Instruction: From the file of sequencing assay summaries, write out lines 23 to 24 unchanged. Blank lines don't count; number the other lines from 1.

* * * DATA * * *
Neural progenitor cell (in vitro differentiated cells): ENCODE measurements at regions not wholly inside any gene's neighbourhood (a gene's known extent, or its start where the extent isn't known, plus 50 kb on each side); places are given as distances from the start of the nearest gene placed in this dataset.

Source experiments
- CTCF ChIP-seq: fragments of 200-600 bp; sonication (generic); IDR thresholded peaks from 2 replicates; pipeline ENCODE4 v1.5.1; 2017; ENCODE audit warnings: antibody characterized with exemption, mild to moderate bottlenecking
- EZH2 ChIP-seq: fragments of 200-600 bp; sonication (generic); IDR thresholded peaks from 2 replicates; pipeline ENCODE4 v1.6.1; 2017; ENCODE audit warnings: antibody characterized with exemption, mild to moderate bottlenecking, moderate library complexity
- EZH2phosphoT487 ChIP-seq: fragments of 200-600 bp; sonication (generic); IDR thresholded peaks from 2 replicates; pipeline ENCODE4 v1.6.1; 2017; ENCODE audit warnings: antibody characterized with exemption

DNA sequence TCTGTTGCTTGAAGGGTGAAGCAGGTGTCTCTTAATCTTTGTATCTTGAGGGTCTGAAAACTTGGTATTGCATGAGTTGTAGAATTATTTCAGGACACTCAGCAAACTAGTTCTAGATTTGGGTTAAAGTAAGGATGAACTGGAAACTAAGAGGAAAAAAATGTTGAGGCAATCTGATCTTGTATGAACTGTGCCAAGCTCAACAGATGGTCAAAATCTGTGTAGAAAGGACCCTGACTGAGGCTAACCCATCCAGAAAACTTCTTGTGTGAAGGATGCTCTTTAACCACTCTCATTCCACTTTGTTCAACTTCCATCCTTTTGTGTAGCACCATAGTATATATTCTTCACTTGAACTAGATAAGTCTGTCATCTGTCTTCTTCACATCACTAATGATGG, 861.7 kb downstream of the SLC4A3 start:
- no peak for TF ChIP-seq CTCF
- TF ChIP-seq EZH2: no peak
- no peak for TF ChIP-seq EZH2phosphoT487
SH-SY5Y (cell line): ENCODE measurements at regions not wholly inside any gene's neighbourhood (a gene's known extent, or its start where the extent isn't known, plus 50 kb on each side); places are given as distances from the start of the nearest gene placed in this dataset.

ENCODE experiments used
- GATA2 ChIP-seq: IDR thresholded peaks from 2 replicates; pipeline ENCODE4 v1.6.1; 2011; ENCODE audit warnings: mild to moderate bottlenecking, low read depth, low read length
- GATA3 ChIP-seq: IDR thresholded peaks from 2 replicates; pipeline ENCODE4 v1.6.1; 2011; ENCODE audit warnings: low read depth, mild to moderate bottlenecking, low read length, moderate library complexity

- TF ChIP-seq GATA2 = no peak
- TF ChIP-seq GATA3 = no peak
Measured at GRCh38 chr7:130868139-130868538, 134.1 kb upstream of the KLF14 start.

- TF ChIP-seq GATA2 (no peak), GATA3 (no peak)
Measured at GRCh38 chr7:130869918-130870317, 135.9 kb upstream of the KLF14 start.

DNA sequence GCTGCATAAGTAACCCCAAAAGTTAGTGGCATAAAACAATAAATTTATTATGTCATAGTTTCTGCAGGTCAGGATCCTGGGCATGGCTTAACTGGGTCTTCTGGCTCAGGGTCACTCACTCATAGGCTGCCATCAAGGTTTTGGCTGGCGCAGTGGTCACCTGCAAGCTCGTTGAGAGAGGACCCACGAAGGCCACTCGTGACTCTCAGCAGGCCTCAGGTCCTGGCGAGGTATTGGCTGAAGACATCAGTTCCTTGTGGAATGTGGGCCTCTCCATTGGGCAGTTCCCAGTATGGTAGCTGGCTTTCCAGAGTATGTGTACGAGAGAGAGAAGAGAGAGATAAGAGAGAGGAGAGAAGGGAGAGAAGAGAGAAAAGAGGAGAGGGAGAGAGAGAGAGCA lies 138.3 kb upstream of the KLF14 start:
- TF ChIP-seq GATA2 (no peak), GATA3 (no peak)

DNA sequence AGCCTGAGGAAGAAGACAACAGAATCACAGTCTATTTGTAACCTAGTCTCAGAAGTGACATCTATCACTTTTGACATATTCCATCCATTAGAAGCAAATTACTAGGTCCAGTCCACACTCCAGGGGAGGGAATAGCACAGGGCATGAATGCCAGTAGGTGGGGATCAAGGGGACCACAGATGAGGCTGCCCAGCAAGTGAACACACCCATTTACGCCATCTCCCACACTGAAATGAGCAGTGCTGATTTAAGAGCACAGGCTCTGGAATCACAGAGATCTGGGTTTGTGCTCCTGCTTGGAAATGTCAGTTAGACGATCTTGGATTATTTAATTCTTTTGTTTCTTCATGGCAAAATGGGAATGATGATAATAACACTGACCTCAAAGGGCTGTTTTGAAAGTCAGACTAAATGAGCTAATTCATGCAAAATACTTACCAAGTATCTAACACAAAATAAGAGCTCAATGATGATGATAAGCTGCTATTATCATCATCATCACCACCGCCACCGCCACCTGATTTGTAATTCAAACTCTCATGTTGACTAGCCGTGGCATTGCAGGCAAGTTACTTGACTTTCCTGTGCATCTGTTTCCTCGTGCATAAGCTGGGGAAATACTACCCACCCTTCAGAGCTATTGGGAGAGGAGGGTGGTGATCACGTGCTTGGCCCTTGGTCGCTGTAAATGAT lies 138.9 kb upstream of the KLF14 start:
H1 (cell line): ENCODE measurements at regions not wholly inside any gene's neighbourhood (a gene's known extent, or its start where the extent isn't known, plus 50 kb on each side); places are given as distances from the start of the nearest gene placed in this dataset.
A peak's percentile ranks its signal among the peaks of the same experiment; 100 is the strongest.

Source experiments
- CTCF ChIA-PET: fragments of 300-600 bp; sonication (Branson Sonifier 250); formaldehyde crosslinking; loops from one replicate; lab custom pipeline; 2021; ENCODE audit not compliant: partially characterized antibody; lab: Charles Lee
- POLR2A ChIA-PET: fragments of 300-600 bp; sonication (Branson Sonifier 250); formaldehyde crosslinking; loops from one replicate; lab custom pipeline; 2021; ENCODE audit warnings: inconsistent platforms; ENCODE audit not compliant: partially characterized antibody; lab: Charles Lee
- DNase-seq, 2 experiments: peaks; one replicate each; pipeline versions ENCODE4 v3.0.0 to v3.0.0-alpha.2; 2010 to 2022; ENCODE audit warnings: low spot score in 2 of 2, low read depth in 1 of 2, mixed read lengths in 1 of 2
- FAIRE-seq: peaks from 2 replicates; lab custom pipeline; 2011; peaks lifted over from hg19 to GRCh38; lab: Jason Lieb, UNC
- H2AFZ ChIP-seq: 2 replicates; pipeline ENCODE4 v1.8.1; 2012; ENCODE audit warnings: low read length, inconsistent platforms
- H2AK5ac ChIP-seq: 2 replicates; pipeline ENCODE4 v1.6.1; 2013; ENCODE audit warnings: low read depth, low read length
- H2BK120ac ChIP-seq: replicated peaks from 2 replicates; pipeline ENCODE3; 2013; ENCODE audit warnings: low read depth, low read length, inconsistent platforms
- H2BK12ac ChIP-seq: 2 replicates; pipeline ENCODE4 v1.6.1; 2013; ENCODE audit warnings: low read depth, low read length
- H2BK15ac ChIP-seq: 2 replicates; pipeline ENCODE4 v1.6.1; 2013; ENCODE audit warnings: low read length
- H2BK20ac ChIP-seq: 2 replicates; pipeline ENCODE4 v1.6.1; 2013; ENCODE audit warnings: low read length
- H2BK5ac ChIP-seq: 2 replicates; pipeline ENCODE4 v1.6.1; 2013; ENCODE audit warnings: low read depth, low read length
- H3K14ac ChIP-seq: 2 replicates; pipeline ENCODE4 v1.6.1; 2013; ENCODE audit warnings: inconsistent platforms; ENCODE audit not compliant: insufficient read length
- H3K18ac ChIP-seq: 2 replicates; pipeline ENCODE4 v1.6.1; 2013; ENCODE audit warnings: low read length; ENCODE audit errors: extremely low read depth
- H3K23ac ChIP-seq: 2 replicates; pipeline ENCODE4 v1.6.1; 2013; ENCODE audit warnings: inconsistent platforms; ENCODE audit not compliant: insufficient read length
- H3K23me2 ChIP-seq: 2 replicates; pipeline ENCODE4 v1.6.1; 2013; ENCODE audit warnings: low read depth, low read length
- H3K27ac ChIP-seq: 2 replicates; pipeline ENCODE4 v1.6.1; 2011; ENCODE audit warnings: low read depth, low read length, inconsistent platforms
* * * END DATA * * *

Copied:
A peak's percentile ranks its signal among the peaks of the same experiment; 100 is the strongest.

Source experiments